The glow of the Nock Out showed that the impact was a touch higher than I wanted, but I knew it was still high lung.  It was such low light that had I not had lighted nocks, I would have had to guess the spot of impact.  This information was valuable for me because of the high shot, combined with the bull running off full-steam, allowed me to not get too nervous and uncomfortable with the poor blood trail.

 

 

 

We did follow blood and tracked him for about 250 yards only to back out to resume the tracking the following morning.  When we lost blood once the bull crossed the creek, I still was confident that the bull was dead, however, we had to search a little harder.  Two grueling hours later, I found my biggest bull to date!

 

The Nock Out lighted nock gave me the information I needed in fading light to know where the impact was, not get too discouraged with the lack of blood, and the confidence that we would recover the bull.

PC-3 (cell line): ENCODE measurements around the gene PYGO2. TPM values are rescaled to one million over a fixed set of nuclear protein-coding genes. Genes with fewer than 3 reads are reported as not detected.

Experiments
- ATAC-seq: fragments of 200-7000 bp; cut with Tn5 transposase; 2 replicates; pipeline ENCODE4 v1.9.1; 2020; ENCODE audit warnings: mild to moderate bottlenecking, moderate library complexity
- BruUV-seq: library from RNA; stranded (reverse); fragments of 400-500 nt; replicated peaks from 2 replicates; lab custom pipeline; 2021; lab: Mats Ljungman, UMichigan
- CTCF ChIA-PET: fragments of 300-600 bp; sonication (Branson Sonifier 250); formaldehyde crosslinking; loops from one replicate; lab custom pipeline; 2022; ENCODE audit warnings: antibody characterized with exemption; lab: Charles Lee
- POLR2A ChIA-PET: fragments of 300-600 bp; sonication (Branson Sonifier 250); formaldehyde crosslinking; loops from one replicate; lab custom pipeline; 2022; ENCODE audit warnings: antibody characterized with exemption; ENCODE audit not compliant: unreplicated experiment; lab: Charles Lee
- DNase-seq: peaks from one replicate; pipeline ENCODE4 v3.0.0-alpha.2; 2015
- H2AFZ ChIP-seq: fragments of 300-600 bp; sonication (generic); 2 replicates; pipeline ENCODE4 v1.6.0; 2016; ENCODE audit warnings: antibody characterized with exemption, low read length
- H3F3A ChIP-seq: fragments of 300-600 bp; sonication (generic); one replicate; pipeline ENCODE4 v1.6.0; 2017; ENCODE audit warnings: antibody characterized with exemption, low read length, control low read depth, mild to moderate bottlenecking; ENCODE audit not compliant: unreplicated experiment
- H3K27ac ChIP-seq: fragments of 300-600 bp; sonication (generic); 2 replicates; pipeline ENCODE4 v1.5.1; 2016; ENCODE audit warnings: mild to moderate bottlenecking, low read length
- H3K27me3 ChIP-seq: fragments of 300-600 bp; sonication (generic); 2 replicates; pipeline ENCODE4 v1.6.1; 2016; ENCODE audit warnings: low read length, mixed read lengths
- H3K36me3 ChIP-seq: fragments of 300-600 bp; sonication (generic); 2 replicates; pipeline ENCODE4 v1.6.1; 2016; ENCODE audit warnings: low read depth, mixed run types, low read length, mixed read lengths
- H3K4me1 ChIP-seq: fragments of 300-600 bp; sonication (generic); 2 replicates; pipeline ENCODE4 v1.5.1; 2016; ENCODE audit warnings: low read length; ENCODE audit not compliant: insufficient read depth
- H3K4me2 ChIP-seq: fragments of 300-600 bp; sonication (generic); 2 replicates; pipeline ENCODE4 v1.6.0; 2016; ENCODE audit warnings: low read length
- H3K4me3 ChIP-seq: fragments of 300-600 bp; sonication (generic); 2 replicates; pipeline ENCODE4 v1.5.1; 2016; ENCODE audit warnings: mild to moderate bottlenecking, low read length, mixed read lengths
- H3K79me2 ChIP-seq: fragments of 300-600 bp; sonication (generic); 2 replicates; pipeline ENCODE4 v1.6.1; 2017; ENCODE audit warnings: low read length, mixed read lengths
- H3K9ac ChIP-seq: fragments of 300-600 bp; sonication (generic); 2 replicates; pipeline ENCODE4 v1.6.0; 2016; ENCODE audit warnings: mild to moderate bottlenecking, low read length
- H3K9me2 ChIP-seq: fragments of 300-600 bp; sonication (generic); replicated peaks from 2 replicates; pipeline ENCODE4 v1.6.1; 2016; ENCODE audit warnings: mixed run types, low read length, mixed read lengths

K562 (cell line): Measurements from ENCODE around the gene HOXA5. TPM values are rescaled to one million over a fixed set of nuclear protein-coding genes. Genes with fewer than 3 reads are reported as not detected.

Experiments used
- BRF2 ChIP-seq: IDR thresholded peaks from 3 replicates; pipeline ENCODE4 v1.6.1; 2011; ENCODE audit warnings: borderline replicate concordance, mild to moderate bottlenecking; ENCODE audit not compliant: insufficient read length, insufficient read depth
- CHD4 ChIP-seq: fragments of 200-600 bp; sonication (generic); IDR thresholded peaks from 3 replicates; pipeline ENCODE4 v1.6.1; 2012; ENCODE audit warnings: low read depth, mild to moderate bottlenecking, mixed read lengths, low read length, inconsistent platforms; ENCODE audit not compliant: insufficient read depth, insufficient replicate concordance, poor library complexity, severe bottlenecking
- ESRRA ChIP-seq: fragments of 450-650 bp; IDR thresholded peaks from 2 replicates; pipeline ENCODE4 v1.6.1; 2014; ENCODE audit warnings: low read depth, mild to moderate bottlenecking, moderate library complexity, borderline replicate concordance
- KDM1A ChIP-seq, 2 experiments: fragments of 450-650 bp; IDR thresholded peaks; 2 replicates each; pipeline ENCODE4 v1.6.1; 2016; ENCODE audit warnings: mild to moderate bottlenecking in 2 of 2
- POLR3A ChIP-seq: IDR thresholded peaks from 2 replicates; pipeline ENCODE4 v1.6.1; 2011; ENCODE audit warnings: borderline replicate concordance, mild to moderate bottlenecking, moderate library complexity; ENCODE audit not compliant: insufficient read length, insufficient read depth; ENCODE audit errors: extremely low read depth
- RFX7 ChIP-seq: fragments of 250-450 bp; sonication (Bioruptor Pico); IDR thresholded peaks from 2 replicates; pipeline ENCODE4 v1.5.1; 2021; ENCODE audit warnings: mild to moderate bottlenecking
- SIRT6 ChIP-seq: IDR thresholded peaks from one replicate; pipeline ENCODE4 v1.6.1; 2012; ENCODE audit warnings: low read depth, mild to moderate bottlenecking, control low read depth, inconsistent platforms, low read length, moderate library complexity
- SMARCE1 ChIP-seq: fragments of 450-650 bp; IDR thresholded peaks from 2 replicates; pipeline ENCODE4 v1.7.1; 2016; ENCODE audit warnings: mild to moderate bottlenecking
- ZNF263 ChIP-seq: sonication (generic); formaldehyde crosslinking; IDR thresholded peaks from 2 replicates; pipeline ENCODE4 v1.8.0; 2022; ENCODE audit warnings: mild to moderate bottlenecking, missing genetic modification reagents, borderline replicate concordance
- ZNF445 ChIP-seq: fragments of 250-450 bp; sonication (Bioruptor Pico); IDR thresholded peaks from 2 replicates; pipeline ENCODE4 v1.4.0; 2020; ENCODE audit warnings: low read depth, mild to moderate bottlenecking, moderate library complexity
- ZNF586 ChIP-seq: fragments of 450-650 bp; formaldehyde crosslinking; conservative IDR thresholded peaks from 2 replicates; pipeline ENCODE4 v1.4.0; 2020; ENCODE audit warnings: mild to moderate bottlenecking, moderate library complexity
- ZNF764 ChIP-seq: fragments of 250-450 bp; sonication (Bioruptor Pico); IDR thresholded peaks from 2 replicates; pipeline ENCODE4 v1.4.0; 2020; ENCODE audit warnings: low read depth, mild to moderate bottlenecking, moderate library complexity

Enjoy the full story of my elk hunt by clicking the link below!

 

 

 

About Pure Hunting: Pure Hunting puts you completely in the moment with the most hardcore hunters on the planet. Join extreme hunting host Will Schmidt and his best friends as they set out across the country and around the globe in a quest to discover and conquer the world’s last, best and purest hunting adventures.

Considerations for Building Your Hunting Arrows

Hunting Arrow Considerations